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Women's Studies

The History of LMU's Women's Studies

In Spring, 2004, Women's Studies seniors Aracely Miron and Natasha Saltz researched the history of Women's Studies at LMU. They felt that if women don't tell our story, who else will? Working with Professor Jabbra, they prepared an interview guide and preliminary list of women to interview. Then they interviewed all of the women still on campus who had been involved with the early years of the program (now department), and drove to Las Vegas to interview a woman who had retired. They also searched in the University archives for old undergraduate bulletins, minutes of meetings and interview transcripts, and articles in the campus newspaper.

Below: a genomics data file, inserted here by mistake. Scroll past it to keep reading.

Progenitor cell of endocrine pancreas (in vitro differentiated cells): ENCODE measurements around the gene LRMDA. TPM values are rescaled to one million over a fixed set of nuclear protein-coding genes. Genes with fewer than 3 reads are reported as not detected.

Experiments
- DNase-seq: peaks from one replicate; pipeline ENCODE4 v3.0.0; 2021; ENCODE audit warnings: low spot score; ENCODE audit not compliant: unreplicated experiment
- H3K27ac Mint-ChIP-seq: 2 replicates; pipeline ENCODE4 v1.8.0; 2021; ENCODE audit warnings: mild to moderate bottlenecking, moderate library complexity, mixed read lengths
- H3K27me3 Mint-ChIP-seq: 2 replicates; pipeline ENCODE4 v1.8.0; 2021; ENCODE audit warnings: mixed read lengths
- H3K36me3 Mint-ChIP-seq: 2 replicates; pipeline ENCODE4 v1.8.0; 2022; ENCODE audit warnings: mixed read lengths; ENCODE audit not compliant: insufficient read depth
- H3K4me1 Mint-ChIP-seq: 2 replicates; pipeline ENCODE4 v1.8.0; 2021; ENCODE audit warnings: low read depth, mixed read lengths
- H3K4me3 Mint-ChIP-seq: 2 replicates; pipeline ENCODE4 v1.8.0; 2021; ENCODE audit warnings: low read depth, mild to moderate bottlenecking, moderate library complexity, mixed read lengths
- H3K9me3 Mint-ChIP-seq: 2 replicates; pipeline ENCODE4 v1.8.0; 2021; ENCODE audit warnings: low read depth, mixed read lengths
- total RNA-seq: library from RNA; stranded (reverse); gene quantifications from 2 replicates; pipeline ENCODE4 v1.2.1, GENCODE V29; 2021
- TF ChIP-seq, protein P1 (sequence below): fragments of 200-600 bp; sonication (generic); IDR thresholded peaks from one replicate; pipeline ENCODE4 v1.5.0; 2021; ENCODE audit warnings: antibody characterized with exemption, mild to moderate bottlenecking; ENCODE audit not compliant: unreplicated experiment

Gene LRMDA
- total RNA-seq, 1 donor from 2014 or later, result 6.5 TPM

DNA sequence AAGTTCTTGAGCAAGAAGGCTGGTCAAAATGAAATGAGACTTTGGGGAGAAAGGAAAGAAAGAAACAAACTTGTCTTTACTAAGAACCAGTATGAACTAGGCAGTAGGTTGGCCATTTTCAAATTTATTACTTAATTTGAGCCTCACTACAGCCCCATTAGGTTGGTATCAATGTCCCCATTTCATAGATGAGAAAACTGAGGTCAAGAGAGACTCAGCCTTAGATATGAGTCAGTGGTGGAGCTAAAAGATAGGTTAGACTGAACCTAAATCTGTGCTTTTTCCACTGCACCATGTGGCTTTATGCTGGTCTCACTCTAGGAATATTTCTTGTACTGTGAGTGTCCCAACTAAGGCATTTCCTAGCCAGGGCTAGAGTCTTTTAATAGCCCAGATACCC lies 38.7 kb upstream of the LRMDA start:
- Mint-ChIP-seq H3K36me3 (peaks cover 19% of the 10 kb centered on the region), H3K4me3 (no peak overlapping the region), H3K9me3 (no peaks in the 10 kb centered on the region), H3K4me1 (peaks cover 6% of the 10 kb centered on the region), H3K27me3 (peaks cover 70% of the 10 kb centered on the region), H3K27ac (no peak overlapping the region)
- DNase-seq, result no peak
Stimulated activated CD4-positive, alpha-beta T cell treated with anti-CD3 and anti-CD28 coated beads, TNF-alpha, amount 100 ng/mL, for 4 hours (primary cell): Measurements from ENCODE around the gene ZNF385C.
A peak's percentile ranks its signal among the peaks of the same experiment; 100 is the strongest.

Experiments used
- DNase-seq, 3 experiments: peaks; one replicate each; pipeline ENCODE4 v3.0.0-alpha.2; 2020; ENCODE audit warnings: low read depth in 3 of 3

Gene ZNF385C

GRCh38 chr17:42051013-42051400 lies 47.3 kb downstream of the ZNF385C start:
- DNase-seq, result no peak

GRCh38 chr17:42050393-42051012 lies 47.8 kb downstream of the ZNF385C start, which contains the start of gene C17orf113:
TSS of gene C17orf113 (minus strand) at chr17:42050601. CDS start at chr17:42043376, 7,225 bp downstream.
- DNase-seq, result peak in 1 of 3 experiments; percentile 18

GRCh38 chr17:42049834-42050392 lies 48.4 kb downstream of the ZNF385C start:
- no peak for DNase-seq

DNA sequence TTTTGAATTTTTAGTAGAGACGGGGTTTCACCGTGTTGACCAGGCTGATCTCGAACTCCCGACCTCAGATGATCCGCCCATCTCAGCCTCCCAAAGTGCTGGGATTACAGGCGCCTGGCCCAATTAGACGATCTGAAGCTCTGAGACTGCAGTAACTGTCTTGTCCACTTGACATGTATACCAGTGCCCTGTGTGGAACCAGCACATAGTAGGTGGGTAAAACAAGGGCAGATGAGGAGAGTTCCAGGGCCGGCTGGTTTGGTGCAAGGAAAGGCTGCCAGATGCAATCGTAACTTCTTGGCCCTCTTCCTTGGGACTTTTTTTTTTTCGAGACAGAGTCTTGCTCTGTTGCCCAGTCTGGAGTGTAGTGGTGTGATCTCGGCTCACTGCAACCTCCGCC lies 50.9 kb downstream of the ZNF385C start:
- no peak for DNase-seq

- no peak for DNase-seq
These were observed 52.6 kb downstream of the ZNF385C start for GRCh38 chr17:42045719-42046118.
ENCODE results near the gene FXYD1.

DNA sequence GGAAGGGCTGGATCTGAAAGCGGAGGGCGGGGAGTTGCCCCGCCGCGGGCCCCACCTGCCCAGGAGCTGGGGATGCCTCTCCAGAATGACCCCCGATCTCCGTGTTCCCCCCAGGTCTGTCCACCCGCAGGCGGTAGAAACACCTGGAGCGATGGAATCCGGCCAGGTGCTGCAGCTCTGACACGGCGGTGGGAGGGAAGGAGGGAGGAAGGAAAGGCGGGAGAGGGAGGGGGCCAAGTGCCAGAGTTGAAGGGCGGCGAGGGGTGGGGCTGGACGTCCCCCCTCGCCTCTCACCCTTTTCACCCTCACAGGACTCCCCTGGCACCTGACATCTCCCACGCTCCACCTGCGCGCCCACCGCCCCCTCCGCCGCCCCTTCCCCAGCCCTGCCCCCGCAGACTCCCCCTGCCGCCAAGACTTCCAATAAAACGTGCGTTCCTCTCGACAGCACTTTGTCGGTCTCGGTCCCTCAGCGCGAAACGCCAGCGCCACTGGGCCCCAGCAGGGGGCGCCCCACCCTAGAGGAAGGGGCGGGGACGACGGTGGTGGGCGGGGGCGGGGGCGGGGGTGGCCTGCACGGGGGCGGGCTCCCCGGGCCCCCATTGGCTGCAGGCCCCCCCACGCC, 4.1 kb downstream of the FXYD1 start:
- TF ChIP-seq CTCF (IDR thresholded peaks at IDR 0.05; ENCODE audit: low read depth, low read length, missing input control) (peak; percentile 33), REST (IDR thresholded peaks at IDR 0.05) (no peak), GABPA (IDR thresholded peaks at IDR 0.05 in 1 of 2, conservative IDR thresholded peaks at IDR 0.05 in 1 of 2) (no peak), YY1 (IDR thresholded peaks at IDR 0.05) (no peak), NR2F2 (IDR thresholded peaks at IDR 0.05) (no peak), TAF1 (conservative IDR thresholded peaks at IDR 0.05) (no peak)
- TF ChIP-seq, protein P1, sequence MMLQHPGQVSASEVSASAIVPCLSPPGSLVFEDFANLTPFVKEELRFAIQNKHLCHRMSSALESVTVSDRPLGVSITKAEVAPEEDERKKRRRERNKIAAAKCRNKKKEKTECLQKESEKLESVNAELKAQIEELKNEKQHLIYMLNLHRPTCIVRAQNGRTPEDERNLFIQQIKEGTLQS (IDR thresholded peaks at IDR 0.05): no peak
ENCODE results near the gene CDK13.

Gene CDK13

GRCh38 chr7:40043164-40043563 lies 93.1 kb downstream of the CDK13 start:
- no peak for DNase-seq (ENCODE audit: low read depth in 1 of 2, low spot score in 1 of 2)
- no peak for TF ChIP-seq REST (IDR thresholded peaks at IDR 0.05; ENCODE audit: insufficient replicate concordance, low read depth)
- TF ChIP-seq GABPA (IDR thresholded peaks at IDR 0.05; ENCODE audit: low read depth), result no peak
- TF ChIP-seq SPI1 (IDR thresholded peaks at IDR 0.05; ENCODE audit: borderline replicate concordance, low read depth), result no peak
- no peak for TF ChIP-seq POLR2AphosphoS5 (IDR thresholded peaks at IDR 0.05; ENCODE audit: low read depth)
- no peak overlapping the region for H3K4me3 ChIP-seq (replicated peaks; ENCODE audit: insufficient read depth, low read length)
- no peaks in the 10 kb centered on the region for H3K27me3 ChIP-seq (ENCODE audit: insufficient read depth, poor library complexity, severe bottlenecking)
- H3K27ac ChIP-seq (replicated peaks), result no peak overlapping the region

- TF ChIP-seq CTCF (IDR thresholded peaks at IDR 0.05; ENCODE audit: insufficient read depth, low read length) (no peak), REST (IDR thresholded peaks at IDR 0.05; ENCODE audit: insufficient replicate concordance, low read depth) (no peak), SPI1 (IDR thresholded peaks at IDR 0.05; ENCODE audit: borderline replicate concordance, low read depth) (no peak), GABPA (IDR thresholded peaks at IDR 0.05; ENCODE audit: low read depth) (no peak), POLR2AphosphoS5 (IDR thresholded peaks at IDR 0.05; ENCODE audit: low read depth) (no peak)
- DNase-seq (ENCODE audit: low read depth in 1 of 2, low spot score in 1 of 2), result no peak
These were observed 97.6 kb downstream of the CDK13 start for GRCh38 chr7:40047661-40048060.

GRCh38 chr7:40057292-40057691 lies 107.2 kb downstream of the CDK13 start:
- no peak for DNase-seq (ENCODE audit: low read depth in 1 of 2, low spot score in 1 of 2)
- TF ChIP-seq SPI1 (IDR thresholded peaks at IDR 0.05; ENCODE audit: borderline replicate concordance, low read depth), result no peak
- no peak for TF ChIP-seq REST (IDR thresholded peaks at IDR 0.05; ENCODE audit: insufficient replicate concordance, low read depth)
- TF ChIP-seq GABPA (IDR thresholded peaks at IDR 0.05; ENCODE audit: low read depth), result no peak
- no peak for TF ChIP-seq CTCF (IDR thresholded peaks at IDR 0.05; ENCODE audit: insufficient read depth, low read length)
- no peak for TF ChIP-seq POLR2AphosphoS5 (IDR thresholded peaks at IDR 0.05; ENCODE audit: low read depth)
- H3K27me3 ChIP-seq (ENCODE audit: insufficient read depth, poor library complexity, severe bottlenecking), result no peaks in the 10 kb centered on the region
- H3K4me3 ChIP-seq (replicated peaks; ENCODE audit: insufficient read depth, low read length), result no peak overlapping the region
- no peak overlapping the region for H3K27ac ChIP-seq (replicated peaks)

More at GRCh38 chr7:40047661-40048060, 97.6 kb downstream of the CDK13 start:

Their final report, together with their transcripts, has been placed in the University archives. Natasha said, speaking about the project, "What I liked most was the freedom to explore different issues regarding women's studies. I appreciated not just having to complete an assignment just so that I can earn a grade, but actually finding something that I was interested in and focusing on that." Aracely said, "Women's Studies is about not letting go of what has been gained. Talking to all of those women gave me something solid to believe in and it solidified my idea that we must always listen and be listened to."

 

Photo by Nancy W. Jabbra. Aracely Miron and Natasha Saltz in Baker, California, in front of 'The World's Largest Thermometer,' on the road to Las Vegas.